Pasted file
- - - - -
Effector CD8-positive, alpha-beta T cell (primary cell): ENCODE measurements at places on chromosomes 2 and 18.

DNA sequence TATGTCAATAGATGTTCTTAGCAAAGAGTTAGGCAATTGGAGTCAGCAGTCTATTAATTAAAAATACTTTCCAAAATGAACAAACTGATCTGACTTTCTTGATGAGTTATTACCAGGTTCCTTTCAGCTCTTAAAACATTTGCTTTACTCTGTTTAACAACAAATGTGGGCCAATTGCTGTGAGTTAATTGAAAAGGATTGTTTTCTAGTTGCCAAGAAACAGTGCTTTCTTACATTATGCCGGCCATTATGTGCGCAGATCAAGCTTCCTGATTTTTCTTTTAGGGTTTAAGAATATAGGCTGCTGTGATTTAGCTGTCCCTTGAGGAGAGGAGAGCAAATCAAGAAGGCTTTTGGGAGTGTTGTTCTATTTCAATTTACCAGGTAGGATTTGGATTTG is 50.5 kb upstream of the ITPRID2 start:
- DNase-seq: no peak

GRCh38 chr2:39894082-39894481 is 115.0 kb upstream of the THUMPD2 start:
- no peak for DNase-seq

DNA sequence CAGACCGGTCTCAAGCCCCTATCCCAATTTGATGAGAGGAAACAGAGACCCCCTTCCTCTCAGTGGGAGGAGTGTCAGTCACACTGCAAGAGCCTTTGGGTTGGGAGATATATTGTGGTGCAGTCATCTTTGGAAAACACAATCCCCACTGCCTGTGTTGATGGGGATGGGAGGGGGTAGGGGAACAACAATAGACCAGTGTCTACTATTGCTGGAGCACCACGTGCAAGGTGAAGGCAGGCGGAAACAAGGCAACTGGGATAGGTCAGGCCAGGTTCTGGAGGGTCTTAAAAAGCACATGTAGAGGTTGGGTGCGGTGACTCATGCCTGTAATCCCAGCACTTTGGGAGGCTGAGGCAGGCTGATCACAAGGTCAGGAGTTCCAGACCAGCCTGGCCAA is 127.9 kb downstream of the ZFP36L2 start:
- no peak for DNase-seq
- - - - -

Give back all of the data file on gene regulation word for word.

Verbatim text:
Effector CD8-positive, alpha-beta T cell (primary cell): ENCODE measurements at places on chromosomes 2 and 18.

DNA sequence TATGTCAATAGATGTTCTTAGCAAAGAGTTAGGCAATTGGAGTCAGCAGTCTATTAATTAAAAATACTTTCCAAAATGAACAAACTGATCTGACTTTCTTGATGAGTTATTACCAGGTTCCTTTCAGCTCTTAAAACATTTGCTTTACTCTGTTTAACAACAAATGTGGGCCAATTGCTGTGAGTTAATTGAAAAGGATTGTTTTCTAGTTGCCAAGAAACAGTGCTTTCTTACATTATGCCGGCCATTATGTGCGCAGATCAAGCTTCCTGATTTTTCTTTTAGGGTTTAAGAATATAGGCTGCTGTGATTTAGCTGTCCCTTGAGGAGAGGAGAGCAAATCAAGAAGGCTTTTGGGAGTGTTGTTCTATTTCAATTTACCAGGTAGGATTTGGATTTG is 50.5 kb upstream of the ITPRID2 start:
- DNase-seq: no peak

GRCh38 chr2:39894082-39894481 is 115.0 kb upstream of the THUMPD2 start:
- no peak for DNase-seq

DNA sequence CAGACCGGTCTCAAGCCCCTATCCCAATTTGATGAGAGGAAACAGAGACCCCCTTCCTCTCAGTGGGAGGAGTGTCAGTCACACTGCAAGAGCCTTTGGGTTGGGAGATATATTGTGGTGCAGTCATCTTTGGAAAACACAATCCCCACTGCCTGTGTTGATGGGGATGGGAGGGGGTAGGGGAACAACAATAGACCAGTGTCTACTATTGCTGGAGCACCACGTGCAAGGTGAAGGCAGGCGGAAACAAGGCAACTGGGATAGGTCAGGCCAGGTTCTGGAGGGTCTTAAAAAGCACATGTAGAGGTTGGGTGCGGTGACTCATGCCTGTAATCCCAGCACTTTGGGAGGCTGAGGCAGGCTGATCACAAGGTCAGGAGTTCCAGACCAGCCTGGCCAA is 127.9 kb downstream of the ZFP36L2 start:
- no peak for DNase-seq